IBS: What It Is and What to Do About It


What is IBS?

A lot of people come in to my office and say they have been diagnosed with "IBS" or Irritable Bowel Syndrome. But what, exactly does that mean?

Technically, it usually means abdominal pain with dysfunctional bowels. There is no specific cause as it is usually due to multiple reasons (stress, infection, other bowel disease and more).

There can be 4 different types (1):

  • IBS-C - constipation dominant (more than 25% of the time)
  • IBS-D - diarrhea dominant (more than 25% of the time)
  • IBS-M - mixed (hard/lumpy up to 25% of the time and loose/watery up to 25% of the time)
  • Unspecified IBS - does not meet any of the above criteria

What are the Symptoms?

  • constipation and/or diarrhea (can be both or alternating - see above)
  • uncomfortable gas and bloating
  • abdominal pain and cramping that is often relieved by having a bowel movement
  • cramping and diarrhea associated with stress or "nervous stomach"

Fortunately, this diagnosis usually means there isn't much physical damage like you would find in the often confused Inflammatory Bowel Disease (IBD), otherwise known as Crohn's Disease and Ulcerative Colitis.

So that means the prognosis is good and risk of long-term complications are low.

But that doesn't mean the person suffering from it doesn't feel like damage is being made, just ask anyone having an IBS flare. 

Many people with IBS also suffer from depression and anxiety because they aren't able to leave the house, or they have to know where all the bathrooms are when they do leave the house, so it can be a vicious cycle. 

Is there testing available?

There is not a specific test used to diagnose IBS, but depending on how severe the symptoms are, some doctors may:

  • run inflammatory markers in blood (to check for level of inflammation)
  • check for anemia in the blood (loss of iron if there is bleeding)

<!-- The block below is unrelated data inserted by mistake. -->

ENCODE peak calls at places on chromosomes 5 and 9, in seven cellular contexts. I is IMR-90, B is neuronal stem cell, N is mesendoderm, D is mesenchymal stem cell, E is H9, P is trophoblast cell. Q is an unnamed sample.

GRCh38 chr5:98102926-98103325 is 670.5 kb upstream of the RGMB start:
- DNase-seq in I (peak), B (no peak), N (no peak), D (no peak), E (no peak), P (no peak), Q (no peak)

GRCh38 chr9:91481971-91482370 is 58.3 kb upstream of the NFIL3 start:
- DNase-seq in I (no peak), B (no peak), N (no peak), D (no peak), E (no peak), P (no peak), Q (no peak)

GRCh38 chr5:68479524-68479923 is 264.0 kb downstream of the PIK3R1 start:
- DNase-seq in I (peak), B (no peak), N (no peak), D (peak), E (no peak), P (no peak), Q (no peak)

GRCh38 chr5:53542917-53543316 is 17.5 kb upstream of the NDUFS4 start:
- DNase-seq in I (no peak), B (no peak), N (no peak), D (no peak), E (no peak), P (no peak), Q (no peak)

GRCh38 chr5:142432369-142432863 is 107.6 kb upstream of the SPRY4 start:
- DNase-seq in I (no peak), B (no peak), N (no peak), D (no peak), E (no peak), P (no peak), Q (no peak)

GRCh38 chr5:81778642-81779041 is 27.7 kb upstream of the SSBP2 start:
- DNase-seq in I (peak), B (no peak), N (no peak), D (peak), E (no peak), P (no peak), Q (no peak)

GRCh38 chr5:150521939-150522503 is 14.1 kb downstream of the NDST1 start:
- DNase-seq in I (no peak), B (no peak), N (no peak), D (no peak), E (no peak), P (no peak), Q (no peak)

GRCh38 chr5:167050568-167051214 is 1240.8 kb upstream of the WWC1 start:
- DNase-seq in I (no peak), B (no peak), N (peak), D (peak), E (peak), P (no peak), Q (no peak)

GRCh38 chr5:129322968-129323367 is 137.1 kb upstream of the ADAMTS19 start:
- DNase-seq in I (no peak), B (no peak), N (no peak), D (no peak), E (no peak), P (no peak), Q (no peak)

• perform a sigmoidoscopy or colonoscopy to check for ulcers, polyps or other lesions
  • screen for celiac disease via blood and/or biopsy
  • take an abdominal x-ray to check for obstruction
  • test for food allergies (blood is better than skin, but elimination diet is better than blood)

What about treatment?

Conventional medications offered to IBS patients can range from fiber, laxatives and anti-diarrheals to anti-anxiety and anti-depressant medications.  

The good news: diet and lifestyle can help (especially with prevention)

  • diet is essential and the first thing to do is to work on an elimination diet to find out what specific foods may be bothering you
    • dairy (lactose), caffeine and fructose are common culprits
  • probiotics can be helpful, especially Bifidobacterium infantitis (2)
  • meditation and mindfulness can help to significantly reduce anxiety, a common trigger
  • routine (mostly with eating and sleeping) is also very important and can affect stress response

But what if treatment doesn't work? 

Another condition we are learning about that we are finding in a LOT of IBS patients is a condition called Small Intestinal Bacterial Overgrowth (SIBO)

According to recent research (3), there is an increased risk of SIBO in those who:

  • developed IBS after an infection (postinfectious IBS)
  • feel better on antibiotics and then relapse
  • feel worse after taking probiotics with prebiotics in them such as FOS and inulin
  • experience more constipation even with more dietary fiber
  • have celiac disease (severe gluten allergy) yet don't feel better avoiding gluten products
  • developed IBS (constipated-type) after taking opioid medications (narcotics/painkillers)
  • have low iron in the blood (anemia) with no other apparent cause

SIBO testing and treatment is fairly new, but more and more doctors and gastroenterologists are becoming aware of it, especially naturopathic physicians and functional or integrative physicians.

Dr. Allison Siebecker, cofounder and medical director of the SIBO Center for Digestive Health in Portland, Oregon, has a wonderful website dedicated to educating both professionals and the public on the latest research on SIBO diagnosis and treatment

For more information on SIBO (designed for both practitioners and the public), please join us for the SIBO Symposium in June 2015*:

SIBO Symposium-2015


  1. Longstreth GF, Thompson WG, Chey WD, et al. Functional bowel disorders. Gasteroenterology. 2006;130:1480-1491 (erratum in: Gastroenterology. 2006;131:688)
  2. Brenner DM, Moeller MJ, Chey WD, et al. The utility of probiotics in the treatment of irritable bowel syndrome: a systematic review. Am J Gastroenterol. 2009;104:1033-1049.
  3. Sandberg-Lewis S and Siebecker A. SIBO: Dysbiosis has a new name. Townsend Letter. Feb/Mar 2015. http://www.townsendletter.com/FebMarch2015/sibo0215.html.


*Whole Health Starts Today is a proud affiliate of NCNM continuing education programs